Press Releases and Statements
Issue 63, Winter 2005
For the new issue of COLORS, the magazine about the rest of the world, our correspondents went out to the edge, to the frontiers that people everywhere in the world (and beyond) are exploring right nowKết quả xổ số Cà Mau, proving that there still are borders out there — both physical and mental — yet to be crossed. The result is an issue packed with photojournalism and reporting from the outer reaches — unexplored lands, conflicted territories, and new ideas.
“Frontiers”Kết quả xổ số Cà Mau goes to Abkhazia, Antarctica, Belgrade, Berlin, Cuba, Iraq, Israel, Kashmir, South and North Korea, Mozambique, Palestine, Shanghai, Thailand, Yemen, and Saturn…and beyond.
Political frontiers, of course, are all about lines on the ground: In “Neither Here Nor There,” photojournalist Ami Vitale offers a remarkable visual portrait of Kashmir, a gorgeous and contested region split between Pakistan and India and fractured by a separatist uprising. This extraordinary photography portfolio presents the work of one of the most astonishing young photographers to come to COLORS. In Berlin and Israel COLORS takes an in-depth look at both sides of one of today’s most controversial borders-in-progress and compares it to one of yesterday’s most monstrous. COLORS went out and interviewed people on both sides of two history-making barriers: the Berlin wall and the Israel Palestine Green Line. Some borders are just imaginary lines, belonging to countries (both serious and farfetched) that are yet to be recognized by the rest of the world. In “The State of Where?” Dan Halpern looks at what these unrecognized nations — from Abkhazia to Palestine to SealandKết quả xổ số Cà Mau — are willing to do to fight for a place on the maps.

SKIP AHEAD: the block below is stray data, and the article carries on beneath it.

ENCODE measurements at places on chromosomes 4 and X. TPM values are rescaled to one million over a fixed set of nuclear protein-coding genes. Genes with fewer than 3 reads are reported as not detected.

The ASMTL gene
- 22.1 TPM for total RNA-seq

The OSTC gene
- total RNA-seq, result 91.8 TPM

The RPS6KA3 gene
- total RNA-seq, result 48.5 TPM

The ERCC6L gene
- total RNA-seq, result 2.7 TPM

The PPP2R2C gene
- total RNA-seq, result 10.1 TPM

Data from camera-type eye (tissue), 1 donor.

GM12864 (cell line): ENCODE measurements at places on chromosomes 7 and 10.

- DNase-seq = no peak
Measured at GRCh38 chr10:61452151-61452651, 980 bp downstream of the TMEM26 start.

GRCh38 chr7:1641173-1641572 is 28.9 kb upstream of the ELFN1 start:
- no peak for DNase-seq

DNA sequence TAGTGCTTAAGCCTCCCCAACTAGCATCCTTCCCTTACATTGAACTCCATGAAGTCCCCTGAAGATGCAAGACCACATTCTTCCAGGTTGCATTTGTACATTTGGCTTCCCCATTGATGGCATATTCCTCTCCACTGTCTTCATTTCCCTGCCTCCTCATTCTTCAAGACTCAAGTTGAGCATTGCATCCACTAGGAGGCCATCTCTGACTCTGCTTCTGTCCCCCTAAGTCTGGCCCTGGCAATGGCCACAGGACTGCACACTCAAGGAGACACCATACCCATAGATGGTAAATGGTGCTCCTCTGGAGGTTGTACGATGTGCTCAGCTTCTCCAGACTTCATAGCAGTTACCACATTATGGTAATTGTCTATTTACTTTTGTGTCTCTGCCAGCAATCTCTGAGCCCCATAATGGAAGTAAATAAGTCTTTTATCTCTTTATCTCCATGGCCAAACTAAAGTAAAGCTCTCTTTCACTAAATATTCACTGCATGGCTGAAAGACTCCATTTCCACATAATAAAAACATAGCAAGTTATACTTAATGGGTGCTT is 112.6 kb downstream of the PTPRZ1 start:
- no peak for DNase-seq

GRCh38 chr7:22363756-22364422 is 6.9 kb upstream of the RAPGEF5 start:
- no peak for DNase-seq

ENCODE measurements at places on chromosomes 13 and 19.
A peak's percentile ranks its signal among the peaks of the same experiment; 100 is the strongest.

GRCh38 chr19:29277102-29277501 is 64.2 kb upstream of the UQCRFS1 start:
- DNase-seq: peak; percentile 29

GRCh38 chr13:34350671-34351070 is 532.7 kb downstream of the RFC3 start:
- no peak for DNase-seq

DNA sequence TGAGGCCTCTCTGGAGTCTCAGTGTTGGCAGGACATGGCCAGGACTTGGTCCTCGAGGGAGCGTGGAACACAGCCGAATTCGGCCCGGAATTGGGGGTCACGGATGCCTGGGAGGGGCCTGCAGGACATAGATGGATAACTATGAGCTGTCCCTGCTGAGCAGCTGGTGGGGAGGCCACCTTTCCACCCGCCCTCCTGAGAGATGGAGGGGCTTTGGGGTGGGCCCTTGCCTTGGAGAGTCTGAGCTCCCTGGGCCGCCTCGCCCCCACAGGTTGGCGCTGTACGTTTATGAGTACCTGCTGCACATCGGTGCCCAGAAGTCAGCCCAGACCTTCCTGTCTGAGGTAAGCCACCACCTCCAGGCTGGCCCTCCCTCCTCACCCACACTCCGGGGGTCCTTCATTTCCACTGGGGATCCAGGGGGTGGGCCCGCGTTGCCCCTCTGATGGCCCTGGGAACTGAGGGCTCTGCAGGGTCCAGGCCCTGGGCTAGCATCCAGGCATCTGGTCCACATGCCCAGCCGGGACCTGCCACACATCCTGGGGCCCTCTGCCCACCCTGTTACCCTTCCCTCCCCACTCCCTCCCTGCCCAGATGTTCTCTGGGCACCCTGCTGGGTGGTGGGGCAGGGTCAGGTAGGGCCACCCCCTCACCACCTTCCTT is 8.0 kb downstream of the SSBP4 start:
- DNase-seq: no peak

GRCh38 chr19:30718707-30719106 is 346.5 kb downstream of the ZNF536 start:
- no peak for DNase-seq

What about the in-between places? In “Found at Sea,” award-winning fiction writer Adam Haslett gives us a glimpse of the daily grind on offshore oil rigsKết quả xổ số Cà Mau, that insanely dirty and dangerous work — all done for our petroleum-guzzling sakes.
COLORS crosses frontiers of knowledge and science too. In “The Cure?” Silvana Paternostro chronicles the use of a new painkiller and, just maybe, a groundbreaking cancer treatment, made from a mysteriously effective scorpion-venom by Cuba’s ultra-advanced biotechnology industry. On the other side of the world, Ann Marlowe goes to Yemen to find a local hero, a doctor straddling the cutting edge of women’s health care, in a country where modern medicine is still considered a conspiratorial threat to tradition. And the final frontier gets closer: Michael Benson reports on how aremote-controlled robot photographer from Earth zips off 1.5 billion kilometers away, takes in the sights — like the gorgeous rings of Saturn, rippling to the rhythm of distant moons — and sends a few snapshots back home.
And then there are the frontiers beyond our usual way of thinking
On the Thai Burmese border COLORS found a kick-boxing monastery whose young initiates battle the national scourge of drug-trafficking by teaching Buddhism. Photographer Jack Piccone’s exclusive access to these gentle warriors is a not-to-be–missed photography portfolio. And in the heart of the war in IraqKết quả xổ số Cà Mau, photojournalist Rita Leister talks to the gravediggers in the holiest cemetery in the Muslim world about just how bad the inexorable violence is for business.
See PDF version for cover and press release.
Per maggiori informazioni: